Survey exposes GP frustration at dire access to depression services
GPs have inundated Pulse with stories of the difficulties they face dealing with depression in the face of dire access to local services.
Pulse's survey of 1,300 GPs found access to many evidence-based interventions was poor or non-existent.
Some 59 per cent rated local access to CBT as poor and 19 per cent as non-existent, while for psychotherapy 58 and 17 per cent did so respectively.
More than half of GPs said they had no access to bibliotherapy and 35 per cent said interpersonal therapy was not provided in their area.
Overall, 58 per cent of GPs said they were dissatisfied and 20 per cent strongly dissatisfied with their local services.
A parallel survey of 170 primary care organisations found only 35 per cent provided interpersonal therapy in primary care, 37 per cent computerised CBT and 28 per cent psycho-therapy.
Bibliotherapy, group work and exercise referral were only patchily provided.
Even CBT was not provided by all PCOs, with 22 per cent having no primary care access.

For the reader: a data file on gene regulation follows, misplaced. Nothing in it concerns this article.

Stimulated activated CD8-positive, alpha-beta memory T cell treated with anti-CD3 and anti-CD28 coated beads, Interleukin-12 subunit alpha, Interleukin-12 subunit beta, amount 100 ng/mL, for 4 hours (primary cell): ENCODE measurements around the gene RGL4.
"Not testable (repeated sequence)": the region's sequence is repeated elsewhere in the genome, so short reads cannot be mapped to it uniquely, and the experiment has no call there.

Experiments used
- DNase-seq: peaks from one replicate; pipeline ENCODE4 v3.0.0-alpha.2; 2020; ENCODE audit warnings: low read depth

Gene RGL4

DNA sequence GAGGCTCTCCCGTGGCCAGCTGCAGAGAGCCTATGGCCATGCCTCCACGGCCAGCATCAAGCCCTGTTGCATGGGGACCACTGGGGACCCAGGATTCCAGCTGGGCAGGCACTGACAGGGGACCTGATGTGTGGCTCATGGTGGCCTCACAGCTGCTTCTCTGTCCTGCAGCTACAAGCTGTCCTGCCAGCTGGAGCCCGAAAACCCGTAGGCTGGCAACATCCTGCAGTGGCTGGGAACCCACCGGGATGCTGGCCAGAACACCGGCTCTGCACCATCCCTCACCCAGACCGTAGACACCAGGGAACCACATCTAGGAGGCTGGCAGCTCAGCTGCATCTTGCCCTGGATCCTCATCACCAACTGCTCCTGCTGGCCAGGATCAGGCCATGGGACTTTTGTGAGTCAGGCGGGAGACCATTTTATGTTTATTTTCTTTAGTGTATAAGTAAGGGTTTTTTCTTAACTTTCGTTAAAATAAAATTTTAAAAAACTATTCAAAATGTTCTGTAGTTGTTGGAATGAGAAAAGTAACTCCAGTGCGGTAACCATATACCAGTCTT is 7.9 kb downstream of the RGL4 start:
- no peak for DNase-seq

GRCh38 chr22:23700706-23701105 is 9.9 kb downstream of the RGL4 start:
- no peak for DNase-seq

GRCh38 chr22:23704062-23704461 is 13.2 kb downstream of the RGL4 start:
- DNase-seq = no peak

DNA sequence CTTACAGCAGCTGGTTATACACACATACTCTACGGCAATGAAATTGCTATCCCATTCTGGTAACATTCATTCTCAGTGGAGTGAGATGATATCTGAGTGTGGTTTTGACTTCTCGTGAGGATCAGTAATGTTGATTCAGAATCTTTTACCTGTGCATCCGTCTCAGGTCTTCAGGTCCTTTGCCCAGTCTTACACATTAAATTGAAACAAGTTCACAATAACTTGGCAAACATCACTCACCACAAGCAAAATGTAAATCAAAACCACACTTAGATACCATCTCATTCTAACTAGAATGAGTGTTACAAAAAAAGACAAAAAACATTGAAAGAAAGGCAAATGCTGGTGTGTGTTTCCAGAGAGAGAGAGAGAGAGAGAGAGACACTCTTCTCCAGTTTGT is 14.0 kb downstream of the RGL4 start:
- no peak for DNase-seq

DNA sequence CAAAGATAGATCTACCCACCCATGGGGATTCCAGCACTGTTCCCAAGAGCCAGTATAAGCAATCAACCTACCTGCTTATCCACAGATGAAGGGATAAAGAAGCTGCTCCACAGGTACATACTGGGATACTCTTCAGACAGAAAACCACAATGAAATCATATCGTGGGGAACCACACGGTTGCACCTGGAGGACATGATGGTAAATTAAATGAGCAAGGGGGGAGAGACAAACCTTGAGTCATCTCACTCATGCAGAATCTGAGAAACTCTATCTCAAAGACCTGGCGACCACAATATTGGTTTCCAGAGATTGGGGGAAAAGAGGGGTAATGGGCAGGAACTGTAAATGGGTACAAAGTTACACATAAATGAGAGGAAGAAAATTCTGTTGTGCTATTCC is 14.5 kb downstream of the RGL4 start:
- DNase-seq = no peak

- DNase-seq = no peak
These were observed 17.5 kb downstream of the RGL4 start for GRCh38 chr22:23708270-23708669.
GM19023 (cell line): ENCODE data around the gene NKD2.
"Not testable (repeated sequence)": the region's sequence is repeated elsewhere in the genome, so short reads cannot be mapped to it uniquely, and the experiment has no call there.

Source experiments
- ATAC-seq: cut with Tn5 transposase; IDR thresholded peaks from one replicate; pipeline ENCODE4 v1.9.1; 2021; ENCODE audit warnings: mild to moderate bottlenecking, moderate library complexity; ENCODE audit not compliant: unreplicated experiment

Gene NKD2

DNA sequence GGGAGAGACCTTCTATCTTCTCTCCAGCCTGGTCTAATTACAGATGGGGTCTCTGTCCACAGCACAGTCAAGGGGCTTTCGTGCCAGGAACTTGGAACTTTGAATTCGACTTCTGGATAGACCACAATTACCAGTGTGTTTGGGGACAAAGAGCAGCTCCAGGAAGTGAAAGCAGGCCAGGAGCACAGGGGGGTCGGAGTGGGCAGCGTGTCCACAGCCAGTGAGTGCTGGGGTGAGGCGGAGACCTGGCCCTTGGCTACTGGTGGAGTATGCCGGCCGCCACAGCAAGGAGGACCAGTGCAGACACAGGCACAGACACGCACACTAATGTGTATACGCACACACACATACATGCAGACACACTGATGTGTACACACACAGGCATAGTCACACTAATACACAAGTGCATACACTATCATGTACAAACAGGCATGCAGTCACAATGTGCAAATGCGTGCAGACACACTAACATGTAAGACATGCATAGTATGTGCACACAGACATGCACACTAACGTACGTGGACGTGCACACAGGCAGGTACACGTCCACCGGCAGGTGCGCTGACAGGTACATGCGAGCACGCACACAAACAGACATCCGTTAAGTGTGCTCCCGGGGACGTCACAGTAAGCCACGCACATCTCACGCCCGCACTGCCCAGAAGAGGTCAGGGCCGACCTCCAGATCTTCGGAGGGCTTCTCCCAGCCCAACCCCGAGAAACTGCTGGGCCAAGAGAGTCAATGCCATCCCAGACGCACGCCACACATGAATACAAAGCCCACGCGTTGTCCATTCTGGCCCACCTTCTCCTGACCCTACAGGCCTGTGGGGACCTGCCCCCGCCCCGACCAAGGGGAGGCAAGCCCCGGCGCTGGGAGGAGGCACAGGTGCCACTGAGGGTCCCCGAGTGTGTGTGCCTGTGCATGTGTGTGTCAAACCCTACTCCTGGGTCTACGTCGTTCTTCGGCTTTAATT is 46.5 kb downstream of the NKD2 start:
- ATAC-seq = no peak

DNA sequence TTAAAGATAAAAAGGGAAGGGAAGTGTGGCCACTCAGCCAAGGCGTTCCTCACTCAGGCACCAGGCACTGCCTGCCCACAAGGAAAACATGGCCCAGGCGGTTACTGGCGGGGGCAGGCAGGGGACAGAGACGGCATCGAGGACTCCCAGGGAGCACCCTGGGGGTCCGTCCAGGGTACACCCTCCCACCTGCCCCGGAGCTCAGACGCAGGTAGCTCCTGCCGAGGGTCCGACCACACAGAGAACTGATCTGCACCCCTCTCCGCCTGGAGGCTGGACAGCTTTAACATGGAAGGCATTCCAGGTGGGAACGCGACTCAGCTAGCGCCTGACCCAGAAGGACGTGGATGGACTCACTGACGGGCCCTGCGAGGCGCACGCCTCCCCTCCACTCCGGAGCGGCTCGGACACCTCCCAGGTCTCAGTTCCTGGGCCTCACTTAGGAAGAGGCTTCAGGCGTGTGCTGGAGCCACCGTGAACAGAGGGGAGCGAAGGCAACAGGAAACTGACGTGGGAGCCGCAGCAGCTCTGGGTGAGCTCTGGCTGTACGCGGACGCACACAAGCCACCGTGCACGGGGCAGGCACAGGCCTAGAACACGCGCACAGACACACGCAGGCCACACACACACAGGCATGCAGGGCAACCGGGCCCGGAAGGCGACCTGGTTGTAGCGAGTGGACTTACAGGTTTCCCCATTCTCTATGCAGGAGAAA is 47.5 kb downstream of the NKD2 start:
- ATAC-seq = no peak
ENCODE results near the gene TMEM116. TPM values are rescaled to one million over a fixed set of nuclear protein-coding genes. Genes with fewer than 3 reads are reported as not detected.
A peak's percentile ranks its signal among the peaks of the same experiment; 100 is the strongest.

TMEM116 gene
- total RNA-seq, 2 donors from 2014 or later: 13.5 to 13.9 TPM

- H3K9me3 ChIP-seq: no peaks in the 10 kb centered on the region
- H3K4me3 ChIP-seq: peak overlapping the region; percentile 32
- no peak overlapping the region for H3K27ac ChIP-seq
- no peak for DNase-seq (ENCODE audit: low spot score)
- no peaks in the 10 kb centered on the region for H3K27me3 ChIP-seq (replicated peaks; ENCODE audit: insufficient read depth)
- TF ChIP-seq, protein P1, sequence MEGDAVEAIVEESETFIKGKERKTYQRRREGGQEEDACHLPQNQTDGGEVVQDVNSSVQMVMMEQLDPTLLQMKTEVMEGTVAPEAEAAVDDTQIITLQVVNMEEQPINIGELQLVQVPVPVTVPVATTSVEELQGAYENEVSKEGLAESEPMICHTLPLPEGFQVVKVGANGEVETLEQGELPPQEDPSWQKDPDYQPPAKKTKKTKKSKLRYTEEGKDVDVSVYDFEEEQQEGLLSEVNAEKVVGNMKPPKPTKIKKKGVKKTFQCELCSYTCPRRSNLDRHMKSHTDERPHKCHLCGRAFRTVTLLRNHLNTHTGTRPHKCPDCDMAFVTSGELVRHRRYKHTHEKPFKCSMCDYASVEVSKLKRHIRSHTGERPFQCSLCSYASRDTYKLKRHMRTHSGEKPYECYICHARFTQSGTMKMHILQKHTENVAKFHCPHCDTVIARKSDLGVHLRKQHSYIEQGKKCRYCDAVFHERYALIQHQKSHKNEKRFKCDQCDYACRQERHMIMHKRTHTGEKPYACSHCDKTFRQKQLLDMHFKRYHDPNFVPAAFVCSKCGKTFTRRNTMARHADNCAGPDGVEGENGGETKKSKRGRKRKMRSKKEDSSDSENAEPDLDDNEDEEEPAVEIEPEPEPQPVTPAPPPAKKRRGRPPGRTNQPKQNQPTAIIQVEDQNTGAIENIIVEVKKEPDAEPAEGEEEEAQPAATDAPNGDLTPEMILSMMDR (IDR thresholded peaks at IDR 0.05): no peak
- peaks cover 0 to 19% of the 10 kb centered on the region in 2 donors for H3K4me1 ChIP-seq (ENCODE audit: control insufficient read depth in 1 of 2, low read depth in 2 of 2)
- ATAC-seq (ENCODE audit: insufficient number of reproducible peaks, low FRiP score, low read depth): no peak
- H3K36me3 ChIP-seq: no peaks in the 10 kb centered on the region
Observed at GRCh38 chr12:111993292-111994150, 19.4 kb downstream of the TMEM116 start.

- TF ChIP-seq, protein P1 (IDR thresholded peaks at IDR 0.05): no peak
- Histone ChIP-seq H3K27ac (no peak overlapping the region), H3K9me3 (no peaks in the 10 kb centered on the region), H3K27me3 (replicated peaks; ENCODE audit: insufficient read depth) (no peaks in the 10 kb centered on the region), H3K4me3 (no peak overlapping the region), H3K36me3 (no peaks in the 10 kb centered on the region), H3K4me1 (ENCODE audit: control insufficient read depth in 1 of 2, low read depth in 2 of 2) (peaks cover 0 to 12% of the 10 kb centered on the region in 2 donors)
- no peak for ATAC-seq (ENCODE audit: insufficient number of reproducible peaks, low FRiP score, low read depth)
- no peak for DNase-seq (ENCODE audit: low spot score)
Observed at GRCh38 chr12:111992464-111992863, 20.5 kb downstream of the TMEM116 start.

GPs told Pulse their adult patients were waiting an average of five months for assessment and treatment in community mental health teams, and six-and-a-half months before they were treated in secondary care.
Children and adolescents face particular difficulties in accessing treatment. GPs said under-18s had to wait eight months for assessment and treatment by the child and adolescent mental health service, and 10 months to see a child psychiatrist.
The access crisis meant four-fifths of GPs said they were unable to implement NICE guidelines which recommend talk- ing therapies first-line in mild depression.
Some 58 per cent said they were often forced to prescribe antidepressants by long waits and 35 per cent that they sometimes had to do so.
Dr Heather Potter, a GP in Neath, said: 'There needs to be a willingness by PCOs to recognise the huge workload held in primary care.
'In adolescents it's a particular problem. It takes tremendous courage to seek help then they get sat on a waiting list.'
Experts in depression have demanded new mental health workers to relieve the intense pressure on GPs.
Dr Ian Walton, chair of Primary Care Mental Health and Education and a GPSI in mental health in Tipton, West Midlands, said: 'We need investment and the thing that the Government is very bad at it needs to ask us what we need. We need effective [provision] and a broad range of services.'
Further results from the Pulse investigation will be published next week.